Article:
The TV show RuPaul’s Drag Race has bought mainstream attention to the drag world unlike any other show before. But just like any other reality or competition show, it is what you do with the platform that determines where you end up. Born Aaron Cody and growing up in Iowa, Sharon Needles rebelled against his conservative upbringing by moving away, creating her character Sharon Needles, and incorporating goth, punk, and the macabre into his drag persona. Her style of drag attracted a massive fan base and she won Season 4 of the show. Rather than rush out a melodyned club track like most of the contestants have, she wrote and recorded a full-on artist album that blends rock and electronic music in a unique and cohesive way. What’s really impressive, aside from the quality of the album, is how active she was at the Winter Music Conference – speaking on panels, hosting the IDMA, and making her presence known. She is also a pleasure to speak with, respectful of those who came before her, and not afraid to speak her mind about anything you ask her.
DJ Ron: Listening to your album, I’ve been wondering what your songwriting process is. Do you start with a track and write to it or do you write your own lyrics first?
Sharon Needles: I write all of my own lyrics, but it really depends on the song. A lot of songs, especially “I Wish I Were Amanda Lepore,” was something that I wrote when I was 18 years old. “Dead Girls Never Say No” was also part of my old poetry. I get my tracks in advance and I write my songs according to my tracks. I have a great topliner named Ashley Levy who helps me make sure that everything sounds phonetically correct and that the timing of words is correct. My production company, Killingsworth Records, are phonetic Nazis. The way that they look at timing and think of vowels and words in a song is very important to them. It is all my writing, but they just kind of chop it up and help me make it “correct.” Continue reading Sharon Needles Interview 2014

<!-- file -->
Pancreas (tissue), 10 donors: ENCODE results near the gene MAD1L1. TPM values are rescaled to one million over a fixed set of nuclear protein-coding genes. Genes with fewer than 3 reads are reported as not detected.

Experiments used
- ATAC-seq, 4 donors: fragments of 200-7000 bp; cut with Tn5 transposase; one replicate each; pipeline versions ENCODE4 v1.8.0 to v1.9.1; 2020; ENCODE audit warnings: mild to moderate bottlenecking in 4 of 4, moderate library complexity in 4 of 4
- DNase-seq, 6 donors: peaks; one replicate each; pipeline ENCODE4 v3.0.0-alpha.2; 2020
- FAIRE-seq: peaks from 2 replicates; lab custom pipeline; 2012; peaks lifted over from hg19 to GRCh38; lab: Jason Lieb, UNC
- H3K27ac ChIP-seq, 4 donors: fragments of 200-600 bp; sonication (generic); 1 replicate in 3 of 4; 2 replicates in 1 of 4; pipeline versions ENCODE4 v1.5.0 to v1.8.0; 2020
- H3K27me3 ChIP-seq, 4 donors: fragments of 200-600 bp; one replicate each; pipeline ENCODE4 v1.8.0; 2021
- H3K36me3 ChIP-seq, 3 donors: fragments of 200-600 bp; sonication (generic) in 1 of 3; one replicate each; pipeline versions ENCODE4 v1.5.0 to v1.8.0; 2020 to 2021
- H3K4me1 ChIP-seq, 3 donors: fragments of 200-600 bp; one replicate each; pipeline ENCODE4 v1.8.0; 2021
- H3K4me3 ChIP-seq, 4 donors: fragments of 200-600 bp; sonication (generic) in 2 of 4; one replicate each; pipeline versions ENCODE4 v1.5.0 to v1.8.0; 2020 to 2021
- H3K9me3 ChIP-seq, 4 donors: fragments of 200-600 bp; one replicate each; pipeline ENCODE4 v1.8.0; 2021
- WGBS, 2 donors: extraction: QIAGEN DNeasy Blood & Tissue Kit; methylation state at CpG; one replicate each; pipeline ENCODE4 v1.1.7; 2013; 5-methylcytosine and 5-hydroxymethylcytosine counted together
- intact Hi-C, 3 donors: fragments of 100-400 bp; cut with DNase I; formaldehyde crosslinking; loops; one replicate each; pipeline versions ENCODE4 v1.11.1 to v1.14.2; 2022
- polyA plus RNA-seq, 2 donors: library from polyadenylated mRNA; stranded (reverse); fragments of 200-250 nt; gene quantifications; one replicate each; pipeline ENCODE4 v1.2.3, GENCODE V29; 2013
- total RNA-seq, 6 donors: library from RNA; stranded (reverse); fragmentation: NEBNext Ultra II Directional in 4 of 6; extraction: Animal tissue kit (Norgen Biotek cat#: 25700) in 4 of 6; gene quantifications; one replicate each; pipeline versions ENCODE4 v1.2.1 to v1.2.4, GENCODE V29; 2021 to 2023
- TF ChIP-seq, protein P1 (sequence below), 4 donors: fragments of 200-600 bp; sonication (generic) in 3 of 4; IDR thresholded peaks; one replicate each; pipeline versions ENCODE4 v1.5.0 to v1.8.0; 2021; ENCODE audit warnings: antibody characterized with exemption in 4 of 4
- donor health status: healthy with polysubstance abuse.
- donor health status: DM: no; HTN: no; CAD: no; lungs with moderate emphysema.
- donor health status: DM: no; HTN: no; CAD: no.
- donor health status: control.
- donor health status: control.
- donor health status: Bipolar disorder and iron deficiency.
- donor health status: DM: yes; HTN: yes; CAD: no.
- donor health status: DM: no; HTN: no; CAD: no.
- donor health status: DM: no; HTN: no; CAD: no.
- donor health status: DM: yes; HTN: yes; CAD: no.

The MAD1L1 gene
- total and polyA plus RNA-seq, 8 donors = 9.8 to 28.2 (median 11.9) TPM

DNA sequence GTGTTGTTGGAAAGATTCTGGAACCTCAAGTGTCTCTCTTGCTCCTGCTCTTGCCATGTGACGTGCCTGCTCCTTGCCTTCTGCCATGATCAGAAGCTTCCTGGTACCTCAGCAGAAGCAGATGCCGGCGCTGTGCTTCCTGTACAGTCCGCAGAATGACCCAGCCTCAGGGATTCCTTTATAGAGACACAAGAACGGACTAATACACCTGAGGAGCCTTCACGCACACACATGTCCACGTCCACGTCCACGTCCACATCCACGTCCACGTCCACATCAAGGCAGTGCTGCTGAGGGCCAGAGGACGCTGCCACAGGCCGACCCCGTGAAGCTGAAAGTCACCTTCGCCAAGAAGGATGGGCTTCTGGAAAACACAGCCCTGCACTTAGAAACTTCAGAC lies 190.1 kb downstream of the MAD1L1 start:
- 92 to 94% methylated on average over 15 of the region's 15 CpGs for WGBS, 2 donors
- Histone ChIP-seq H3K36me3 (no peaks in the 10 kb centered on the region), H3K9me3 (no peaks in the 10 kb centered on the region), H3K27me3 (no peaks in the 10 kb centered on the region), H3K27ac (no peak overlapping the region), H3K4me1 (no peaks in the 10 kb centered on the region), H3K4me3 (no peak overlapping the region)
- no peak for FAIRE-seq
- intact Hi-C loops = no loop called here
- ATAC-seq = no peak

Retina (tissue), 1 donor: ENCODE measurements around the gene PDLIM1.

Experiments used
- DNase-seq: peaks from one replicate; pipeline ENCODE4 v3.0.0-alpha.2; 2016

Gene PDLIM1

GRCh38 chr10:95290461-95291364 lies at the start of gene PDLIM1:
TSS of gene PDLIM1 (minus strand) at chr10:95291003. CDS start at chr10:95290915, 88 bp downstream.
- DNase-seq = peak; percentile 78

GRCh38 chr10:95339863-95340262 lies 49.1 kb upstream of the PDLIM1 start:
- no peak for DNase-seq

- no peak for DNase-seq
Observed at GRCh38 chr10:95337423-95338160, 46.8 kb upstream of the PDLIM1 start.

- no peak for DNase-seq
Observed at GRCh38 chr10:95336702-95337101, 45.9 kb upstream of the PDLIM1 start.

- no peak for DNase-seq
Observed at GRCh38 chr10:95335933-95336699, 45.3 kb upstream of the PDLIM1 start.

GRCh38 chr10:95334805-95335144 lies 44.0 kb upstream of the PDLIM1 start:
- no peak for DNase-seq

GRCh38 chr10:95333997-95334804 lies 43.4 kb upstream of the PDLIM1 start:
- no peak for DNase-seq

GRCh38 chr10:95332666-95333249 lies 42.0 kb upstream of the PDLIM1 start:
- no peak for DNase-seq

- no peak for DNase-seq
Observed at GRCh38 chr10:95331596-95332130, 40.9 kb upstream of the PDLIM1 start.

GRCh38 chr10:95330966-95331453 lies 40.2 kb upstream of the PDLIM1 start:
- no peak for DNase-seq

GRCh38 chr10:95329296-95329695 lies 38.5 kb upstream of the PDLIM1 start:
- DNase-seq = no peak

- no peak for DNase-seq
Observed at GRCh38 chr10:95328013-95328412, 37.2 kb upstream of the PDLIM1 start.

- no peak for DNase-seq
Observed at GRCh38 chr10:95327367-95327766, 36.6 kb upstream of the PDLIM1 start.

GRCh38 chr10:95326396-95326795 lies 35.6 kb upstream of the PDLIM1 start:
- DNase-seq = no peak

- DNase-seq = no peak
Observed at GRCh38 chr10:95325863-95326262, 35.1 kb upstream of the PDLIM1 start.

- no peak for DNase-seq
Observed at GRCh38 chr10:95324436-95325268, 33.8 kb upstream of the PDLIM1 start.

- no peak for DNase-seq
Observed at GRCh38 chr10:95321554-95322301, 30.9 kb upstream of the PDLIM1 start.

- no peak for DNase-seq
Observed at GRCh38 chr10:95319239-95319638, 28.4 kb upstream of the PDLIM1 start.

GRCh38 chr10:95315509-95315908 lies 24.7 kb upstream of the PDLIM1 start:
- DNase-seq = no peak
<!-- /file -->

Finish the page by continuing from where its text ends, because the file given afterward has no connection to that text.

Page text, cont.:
Listening to an online radio station, I was instantly drawn to “Deathwish” and thought to myself ‘oh cool, La Roux is going more goth for the next album.’ Looking up the song, I realized that it’s not La Roux but Bebe Black, the voice of Benga’s dubstep track “Icon” which buzzed in the underground last summer. Listening closer, “Deathwish” is a darkly pretty fusion of classic Nine Inch Nails (“Down In It”) and Delerium (“Silence”) with elements of vintage 808 State. Yet with all the classic influences, the sound is modern and Bebe’s voice embodies not only La Roux and Florence and the Machine, but also Sarah McLachlan with a touch of raspy jazz. Looking for a remix online, I found Ejeca’s retro two-steppy garage take, which is quite a cool interpretation but makes me salivate for a darker, progressive take by someone like Arcader or tyDi, or even a big room trance/dubstep hybrid to meld the pretty and the dark.